September 16, 2013 by Larry Linne
We have a large number of Baby Boomers in the workforce nearing or at retirement age. However, unlike generations of the past, three fourths of the workers in this generation are estimated to continue on in the work force past age 70.
This could have a significant impact on individual businesses and the overall economy. The costs could be devastating to allow our workforce to increase in average age. Some employees are saying they want to leave, but they continue to push the date back. Others are simply saying they want to work well past age 70.
Psychologists and economists are saying Boomers are staying because they can’t and will not be able to afford to retire. I have found a bigger reason they are staying, and this reason will have a huge cost to businesses and our economy if we don’t address and manage it.
Who Are the Baby Boomers?
The Baby Boomers (born 1945 – 1963) are a cultural phenomenon. They were the result of couples deciding it was financially affordable to have larger families after the depressed 1930s.
The bubble of increased births allowed them to influence the economy, politics, culture and religion, just to name a few. They have many distinct differences to other generations and they are very aware of those differences.
Statistics Canada,says this country has one of the largest Boomer populations of the G8 nations. Canada is one of the youngest countries as a whole, but it has one of the largest percentages of retirement age employees in the current workforce. This number is only going to get bigger in the next 12 years.
The Baby Boomer generation has impacted the world’s economies for the past 60 years. It has inspired more new business startups (entrepreneurial in nature), stock markets movements, increased spending habits over prior generations, healthcare, product development, and travel. The cultural differences with this generation have made an impact and will continue. However, the impact Boomers are going to make in the workforce over the next 25 years may be the most defining moment of their lives.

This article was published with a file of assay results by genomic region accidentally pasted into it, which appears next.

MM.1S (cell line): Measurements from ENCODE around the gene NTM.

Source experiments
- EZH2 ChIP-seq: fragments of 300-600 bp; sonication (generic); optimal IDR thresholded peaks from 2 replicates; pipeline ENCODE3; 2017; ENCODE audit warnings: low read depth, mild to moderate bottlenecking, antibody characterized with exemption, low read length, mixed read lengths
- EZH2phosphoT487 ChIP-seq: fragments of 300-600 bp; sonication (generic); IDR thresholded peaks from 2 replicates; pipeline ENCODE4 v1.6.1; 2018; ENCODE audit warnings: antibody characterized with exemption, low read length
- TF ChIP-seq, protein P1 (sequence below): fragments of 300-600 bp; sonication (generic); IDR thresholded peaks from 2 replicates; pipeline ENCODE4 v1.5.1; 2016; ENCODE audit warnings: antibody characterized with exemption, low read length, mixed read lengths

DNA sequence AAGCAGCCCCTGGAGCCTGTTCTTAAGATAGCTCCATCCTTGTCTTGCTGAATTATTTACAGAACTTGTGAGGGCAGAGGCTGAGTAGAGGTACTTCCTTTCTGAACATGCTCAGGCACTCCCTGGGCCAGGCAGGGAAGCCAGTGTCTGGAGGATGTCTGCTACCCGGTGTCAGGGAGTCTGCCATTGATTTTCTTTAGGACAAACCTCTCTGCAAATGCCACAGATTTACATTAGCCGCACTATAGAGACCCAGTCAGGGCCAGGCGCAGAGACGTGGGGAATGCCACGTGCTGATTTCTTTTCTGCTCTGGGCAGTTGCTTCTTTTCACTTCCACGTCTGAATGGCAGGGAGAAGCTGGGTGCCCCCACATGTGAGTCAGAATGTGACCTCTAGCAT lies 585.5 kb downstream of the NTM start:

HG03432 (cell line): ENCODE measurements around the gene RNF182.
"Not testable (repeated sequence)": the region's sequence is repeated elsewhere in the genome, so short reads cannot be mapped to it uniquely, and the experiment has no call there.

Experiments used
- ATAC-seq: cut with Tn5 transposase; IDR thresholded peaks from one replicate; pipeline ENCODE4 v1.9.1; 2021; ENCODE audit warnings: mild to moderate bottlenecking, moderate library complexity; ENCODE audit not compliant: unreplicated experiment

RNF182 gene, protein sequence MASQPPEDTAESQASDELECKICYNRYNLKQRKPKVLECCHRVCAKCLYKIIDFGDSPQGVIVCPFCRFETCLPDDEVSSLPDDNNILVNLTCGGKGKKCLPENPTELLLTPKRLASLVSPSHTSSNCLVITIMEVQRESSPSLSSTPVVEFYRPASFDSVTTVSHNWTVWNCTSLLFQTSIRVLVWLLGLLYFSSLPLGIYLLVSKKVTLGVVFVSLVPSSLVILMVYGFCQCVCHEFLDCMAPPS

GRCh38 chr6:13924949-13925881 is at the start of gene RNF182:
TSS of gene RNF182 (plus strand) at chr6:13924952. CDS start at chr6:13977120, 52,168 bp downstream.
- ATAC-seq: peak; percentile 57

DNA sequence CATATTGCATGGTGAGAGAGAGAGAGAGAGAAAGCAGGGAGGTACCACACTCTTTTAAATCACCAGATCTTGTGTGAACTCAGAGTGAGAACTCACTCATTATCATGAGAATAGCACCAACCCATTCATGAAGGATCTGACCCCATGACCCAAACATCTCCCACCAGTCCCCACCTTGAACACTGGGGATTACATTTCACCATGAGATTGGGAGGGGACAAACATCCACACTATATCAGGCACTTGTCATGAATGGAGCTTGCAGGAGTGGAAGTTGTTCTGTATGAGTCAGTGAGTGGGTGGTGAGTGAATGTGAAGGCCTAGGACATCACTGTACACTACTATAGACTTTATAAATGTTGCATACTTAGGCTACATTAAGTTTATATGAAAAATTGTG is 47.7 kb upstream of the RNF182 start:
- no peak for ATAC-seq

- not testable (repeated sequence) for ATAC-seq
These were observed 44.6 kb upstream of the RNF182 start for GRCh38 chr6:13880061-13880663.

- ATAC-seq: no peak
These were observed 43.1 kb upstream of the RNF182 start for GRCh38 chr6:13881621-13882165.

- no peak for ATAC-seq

Baby Boomers were the leaders who created the Internet and the foundation of much of our technology. They taught us how easy it was to start up an entrepreneurial business. This generation moved us away from the industrial revolution and into middle class business ownership.
North America has enjoyed wealth from what Baby Boomers have created. I believe they will continue to inspire and create more wealth. I also believe we owe a lot to Baby Boomers and should treat them with respect and dignity as they move to the next season of their lives.
Aging is a reality and it has a cost.
If an increasing percentage of our workforce decides to stop the cycle of job and business perpetuation, we will have an increase in average age. This increase has a cost to businesses and to our economy.
Quantifying the cost of this time bomb is eye opening. The areas we will see cost increases are: healthcare, absenteeism, productivity, lack of innovation, inability to attract young talent, lost clients, employee turnover of young talent, and lack of internal perpetuation. This list of costs cannot be ignored. These items have the power to take a huge chunk of the profit from businesses and potentially close the doors.
As people age, they have more frequent health issues, may have less competitive energy, and could be less willing to change. This doesn’t mean every Baby Boomer will cause problems and cost us money. But, being an industry that understands predictive modeling from the law of large numbers, we should understand the truth in these numbers.
An example of these costs occurred in a recent perpetuation flop at an insurance agency.
A 62-year-old producer decided he was going to retire. He and management set a date two years out. They hired a young experienced producer, began training and working on the transition of the client relationships, and even started working on the retirement party. The older producer said he really wanted to retire. However, he threw more wrenches in the cogs of the retirement machine than the machine could sustain. He would call clients and tell them they could always call him if the new producer wasn’t working out. He would introduce the new producer as “a really talented young person that was learning a lot” (thus not capable yet). Over the two-year period, clients began to leave and go to other brokers. They were uncomfortable with the awkward transition and thought that the new person was not going to be as good. They saw the conflict with the older producer not wanting to leave. They needed new ideas and innovation and they could see he wasn’t going anywhere.
The agency lost business. The young producer left after 18 months. The Boomer producer had to extend his retirement two more years, or more. This example represents over $500,000 of cost to the business. The costs included lost clients, cost of training and paying a Producer in training, opportunity costs of not selling new business with a good Producer in place, and management time.